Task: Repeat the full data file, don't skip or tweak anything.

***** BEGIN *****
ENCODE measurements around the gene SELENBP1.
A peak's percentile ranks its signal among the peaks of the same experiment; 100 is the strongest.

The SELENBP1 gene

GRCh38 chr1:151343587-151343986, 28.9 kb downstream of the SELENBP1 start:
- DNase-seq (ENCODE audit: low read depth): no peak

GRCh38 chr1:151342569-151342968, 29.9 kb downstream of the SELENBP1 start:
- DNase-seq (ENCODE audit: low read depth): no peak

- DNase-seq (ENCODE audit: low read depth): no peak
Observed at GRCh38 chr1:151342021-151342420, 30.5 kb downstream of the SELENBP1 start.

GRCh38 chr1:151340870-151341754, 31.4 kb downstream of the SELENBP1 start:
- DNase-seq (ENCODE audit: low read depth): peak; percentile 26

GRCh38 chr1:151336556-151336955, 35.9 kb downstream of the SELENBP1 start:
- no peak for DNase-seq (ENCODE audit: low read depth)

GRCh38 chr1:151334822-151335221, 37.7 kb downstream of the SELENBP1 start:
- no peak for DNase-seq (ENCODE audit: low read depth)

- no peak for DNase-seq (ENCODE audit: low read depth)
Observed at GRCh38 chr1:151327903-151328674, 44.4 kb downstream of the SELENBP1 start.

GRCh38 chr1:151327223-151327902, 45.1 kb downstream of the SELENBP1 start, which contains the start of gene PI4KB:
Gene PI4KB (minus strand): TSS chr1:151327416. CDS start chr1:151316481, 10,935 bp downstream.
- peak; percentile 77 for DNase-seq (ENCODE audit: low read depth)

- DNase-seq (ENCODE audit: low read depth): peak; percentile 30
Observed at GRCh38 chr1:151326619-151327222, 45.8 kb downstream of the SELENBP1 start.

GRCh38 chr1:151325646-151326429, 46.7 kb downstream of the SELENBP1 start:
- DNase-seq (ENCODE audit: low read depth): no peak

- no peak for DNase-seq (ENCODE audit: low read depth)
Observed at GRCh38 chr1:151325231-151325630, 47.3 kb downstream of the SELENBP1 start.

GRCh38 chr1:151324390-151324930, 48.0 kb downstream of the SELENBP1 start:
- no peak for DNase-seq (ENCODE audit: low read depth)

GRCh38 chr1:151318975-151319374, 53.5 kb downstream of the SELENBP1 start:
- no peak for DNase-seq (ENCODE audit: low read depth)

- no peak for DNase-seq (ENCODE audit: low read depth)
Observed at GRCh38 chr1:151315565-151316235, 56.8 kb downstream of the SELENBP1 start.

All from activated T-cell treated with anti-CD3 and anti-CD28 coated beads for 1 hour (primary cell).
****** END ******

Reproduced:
ENCODE measurements around the gene SELENBP1.
A peak's percentile ranks its signal among the peaks of the same experiment; 100 is the strongest.

The SELENBP1 gene

GRCh38 chr1:151343587-151343986, 28.9 kb downstream of the SELENBP1 start:
- DNase-seq (ENCODE audit: low read depth): no peak

GRCh38 chr1:151342569-151342968, 29.9 kb downstream of the SELENBP1 start:
- DNase-seq (ENCODE audit: low read depth): no peak

- DNase-seq (ENCODE audit: low read depth): no peak
Observed at GRCh38 chr1:151342021-151342420, 30.5 kb downstream of the SELENBP1 start.

GRCh38 chr1:151340870-151341754, 31.4 kb downstream of the SELENBP1 start:
- DNase-seq (ENCODE audit: low read depth): peak; percentile 26

GRCh38 chr1:151336556-151336955, 35.9 kb downstream of the SELENBP1 start:
- no peak for DNase-seq (ENCODE audit: low read depth)

GRCh38 chr1:151334822-151335221, 37.7 kb downstream of the SELENBP1 start:
- no peak for DNase-seq (ENCODE audit: low read depth)

- no peak for DNase-seq (ENCODE audit: low read depth)
Observed at GRCh38 chr1:151327903-151328674, 44.4 kb downstream of the SELENBP1 start.

GRCh38 chr1:151327223-151327902, 45.1 kb downstream of the SELENBP1 start, which contains the start of gene PI4KB:
Gene PI4KB (minus strand): TSS chr1:151327416. CDS start chr1:151316481, 10,935 bp downstream.
- peak; percentile 77 for DNase-seq (ENCODE audit: low read depth)

- DNase-seq (ENCODE audit: low read depth): peak; percentile 30
Observed at GRCh38 chr1:151326619-151327222, 45.8 kb downstream of the SELENBP1 start.

GRCh38 chr1:151325646-151326429, 46.7 kb downstream of the SELENBP1 start:
- DNase-seq (ENCODE audit: low read depth): no peak

- no peak for DNase-seq (ENCODE audit: low read depth)
Observed at GRCh38 chr1:151325231-151325630, 47.3 kb downstream of the SELENBP1 start.

GRCh38 chr1:151324390-151324930, 48.0 kb downstream of the SELENBP1 start:
- no peak for DNase-seq (ENCODE audit: low read depth)

GRCh38 chr1:151318975-151319374, 53.5 kb downstream of the SELENBP1 start:
- no peak for DNase-seq (ENCODE audit: low read depth)

- no peak for DNase-seq (ENCODE audit: low read depth)
Observed at GRCh38 chr1:151315565-151316235, 56.8 kb downstream of the SELENBP1 start.

All from activated T-cell treated with anti-CD3 and anti-CD28 coated beads for 1 hour (primary cell).